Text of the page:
Your smile line is the bottom edge of your front upper teeth from side to side.  This line should be an even, smooth curve that coincides with the curve of your lower lip when you smile.  Your cosmetic dentist will take your smile line into account when determining your tooth length.

Tooth proportion is another important consideration for an attractive smile.  Your teeth should have a pleasing height to width ratio and your front teeth should be properly proportioned in relation to the neighboring teeth.  Tooth shaping, bonding or veneers may be necessary to achieve the ideal proportion.


Dental Implants vs Bridges

Posted in Dental Implants

Missing teeth are a problem for hundreds of millions of Americans and the problem is particularly a concern for older Americans.  The majority of Americans over the age of 65 have lost six or more of their natural teeth and about 20 percent have no natural teeth left at all.  Replacing missing teeth is very important because studies have shown that missing teeth lead to poor diet and lower overall health.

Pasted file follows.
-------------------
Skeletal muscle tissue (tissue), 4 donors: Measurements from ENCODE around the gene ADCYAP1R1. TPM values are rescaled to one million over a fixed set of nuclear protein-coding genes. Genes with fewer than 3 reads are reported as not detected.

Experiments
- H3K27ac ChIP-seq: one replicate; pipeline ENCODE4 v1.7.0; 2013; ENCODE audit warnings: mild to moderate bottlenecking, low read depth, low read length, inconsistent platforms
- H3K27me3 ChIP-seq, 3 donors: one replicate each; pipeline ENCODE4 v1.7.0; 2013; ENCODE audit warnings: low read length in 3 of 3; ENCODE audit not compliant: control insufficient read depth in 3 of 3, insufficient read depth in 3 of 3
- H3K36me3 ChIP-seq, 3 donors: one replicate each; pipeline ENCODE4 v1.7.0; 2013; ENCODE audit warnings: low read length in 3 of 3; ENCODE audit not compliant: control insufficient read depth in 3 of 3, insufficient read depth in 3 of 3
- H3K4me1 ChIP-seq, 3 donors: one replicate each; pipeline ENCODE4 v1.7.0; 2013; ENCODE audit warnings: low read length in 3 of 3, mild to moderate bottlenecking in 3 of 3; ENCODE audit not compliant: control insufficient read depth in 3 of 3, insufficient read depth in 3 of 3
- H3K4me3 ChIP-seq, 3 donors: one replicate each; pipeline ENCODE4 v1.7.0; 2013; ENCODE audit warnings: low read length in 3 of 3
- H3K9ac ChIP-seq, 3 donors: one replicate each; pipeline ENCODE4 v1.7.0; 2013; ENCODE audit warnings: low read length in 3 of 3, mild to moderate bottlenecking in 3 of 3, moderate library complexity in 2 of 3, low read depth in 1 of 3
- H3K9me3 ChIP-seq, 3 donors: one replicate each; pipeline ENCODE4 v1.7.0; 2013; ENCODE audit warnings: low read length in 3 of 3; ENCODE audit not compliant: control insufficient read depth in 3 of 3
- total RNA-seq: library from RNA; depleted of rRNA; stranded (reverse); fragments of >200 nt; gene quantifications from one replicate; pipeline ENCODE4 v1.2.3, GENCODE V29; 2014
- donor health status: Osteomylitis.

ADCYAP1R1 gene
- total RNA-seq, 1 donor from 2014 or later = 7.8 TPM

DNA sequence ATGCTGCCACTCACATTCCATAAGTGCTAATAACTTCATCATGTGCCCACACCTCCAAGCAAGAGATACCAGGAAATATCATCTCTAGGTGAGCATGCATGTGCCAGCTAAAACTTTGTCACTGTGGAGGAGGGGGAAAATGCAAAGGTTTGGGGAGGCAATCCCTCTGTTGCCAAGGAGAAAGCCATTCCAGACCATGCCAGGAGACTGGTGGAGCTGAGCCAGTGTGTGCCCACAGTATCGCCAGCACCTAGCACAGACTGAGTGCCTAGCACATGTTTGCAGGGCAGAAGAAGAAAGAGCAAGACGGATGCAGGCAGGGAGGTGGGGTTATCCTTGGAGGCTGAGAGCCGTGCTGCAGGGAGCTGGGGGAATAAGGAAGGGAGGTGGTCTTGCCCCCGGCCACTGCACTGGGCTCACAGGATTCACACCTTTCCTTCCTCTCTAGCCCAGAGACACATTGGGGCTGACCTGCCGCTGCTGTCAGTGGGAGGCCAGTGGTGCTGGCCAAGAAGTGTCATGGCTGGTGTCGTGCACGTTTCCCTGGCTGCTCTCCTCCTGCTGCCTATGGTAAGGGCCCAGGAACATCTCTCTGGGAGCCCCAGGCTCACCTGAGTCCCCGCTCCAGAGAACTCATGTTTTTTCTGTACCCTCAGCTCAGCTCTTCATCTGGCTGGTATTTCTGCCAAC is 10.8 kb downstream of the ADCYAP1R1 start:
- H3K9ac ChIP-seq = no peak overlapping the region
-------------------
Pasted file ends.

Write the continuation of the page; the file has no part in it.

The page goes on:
A fixed bridge has long been one of the primary methods of replacing one or more missing teeth, but in recent years dental implants have become the preferred method for replacing missing teeth.  Dental implants are permanently implanted in the patient’s jaw bone and provide support for a single prosthetic tooth or to replace several adjacent missing teeth.

Dental implants look, feel, and act just like natural teeth.  They can last a lifetime and also stimulate bone growth and eliminate problems with bone loss in the jaw associated with other tooth replacement options such as a fixed bridge